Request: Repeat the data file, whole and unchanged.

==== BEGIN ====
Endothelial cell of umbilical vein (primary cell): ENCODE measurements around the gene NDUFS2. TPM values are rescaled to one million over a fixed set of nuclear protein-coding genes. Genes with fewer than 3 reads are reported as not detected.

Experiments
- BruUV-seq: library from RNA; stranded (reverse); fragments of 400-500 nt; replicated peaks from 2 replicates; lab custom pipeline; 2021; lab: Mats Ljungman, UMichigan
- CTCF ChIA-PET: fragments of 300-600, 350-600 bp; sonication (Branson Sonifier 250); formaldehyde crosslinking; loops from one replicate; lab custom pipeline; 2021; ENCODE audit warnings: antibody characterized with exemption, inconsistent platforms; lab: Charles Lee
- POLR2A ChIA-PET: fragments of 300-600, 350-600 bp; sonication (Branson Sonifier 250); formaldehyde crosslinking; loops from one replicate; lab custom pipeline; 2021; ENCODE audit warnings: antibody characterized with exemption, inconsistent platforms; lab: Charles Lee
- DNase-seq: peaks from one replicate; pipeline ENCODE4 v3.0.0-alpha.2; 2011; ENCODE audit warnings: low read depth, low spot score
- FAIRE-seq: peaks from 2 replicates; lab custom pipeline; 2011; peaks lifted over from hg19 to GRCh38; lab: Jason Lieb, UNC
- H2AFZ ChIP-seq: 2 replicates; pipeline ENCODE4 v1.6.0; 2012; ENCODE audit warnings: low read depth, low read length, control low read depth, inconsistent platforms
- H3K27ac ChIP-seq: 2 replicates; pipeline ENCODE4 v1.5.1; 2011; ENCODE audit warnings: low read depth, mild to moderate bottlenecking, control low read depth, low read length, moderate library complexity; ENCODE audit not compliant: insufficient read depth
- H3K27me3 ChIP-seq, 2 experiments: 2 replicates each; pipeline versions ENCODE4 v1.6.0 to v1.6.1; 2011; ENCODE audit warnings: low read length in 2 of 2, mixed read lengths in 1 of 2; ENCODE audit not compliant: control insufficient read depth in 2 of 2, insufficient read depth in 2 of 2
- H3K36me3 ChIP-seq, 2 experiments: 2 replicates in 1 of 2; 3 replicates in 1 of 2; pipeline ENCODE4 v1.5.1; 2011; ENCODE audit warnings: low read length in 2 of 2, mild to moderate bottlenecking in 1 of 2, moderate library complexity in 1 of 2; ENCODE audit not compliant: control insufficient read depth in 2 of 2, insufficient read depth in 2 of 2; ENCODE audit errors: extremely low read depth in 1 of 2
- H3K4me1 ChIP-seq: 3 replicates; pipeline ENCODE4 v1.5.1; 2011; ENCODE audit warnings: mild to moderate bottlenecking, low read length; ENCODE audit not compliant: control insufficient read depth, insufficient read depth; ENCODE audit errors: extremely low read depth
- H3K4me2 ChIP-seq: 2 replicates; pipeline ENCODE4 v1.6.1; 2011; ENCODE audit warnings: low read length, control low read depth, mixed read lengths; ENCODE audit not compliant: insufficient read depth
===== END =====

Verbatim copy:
Endothelial cell of umbilical vein (primary cell): ENCODE measurements around the gene NDUFS2. TPM values are rescaled to one million over a fixed set of nuclear protein-coding genes. Genes with fewer than 3 reads are reported as not detected.

Experiments
- BruUV-seq: library from RNA; stranded (reverse); fragments of 400-500 nt; replicated peaks from 2 replicates; lab custom pipeline; 2021; lab: Mats Ljungman, UMichigan
- CTCF ChIA-PET: fragments of 300-600, 350-600 bp; sonication (Branson Sonifier 250); formaldehyde crosslinking; loops from one replicate; lab custom pipeline; 2021; ENCODE audit warnings: antibody characterized with exemption, inconsistent platforms; lab: Charles Lee
- POLR2A ChIA-PET: fragments of 300-600, 350-600 bp; sonication (Branson Sonifier 250); formaldehyde crosslinking; loops from one replicate; lab custom pipeline; 2021; ENCODE audit warnings: antibody characterized with exemption, inconsistent platforms; lab: Charles Lee
- DNase-seq: peaks from one replicate; pipeline ENCODE4 v3.0.0-alpha.2; 2011; ENCODE audit warnings: low read depth, low spot score
- FAIRE-seq: peaks from 2 replicates; lab custom pipeline; 2011; peaks lifted over from hg19 to GRCh38; lab: Jason Lieb, UNC
- H2AFZ ChIP-seq: 2 replicates; pipeline ENCODE4 v1.6.0; 2012; ENCODE audit warnings: low read depth, low read length, control low read depth, inconsistent platforms
- H3K27ac ChIP-seq: 2 replicates; pipeline ENCODE4 v1.5.1; 2011; ENCODE audit warnings: low read depth, mild to moderate bottlenecking, control low read depth, low read length, moderate library complexity; ENCODE audit not compliant: insufficient read depth
- H3K27me3 ChIP-seq, 2 experiments: 2 replicates each; pipeline versions ENCODE4 v1.6.0 to v1.6.1; 2011; ENCODE audit warnings: low read length in 2 of 2, mixed read lengths in 1 of 2; ENCODE audit not compliant: control insufficient read depth in 2 of 2, insufficient read depth in 2 of 2
- H3K36me3 ChIP-seq, 2 experiments: 2 replicates in 1 of 2; 3 replicates in 1 of 2; pipeline ENCODE4 v1.5.1; 2011; ENCODE audit warnings: low read length in 2 of 2, mild to moderate bottlenecking in 1 of 2, moderate library complexity in 1 of 2; ENCODE audit not compliant: control insufficient read depth in 2 of 2, insufficient read depth in 2 of 2; ENCODE audit errors: extremely low read depth in 1 of 2
- H3K4me1 ChIP-seq: 3 replicates; pipeline ENCODE4 v1.5.1; 2011; ENCODE audit warnings: mild to moderate bottlenecking, low read length; ENCODE audit not compliant: control insufficient read depth, insufficient read depth; ENCODE audit errors: extremely low read depth
- H3K4me2 ChIP-seq: 2 replicates; pipeline ENCODE4 v1.6.1; 2011; ENCODE audit warnings: low read length, control low read depth, mixed read lengths; ENCODE audit not compliant: insufficient read depth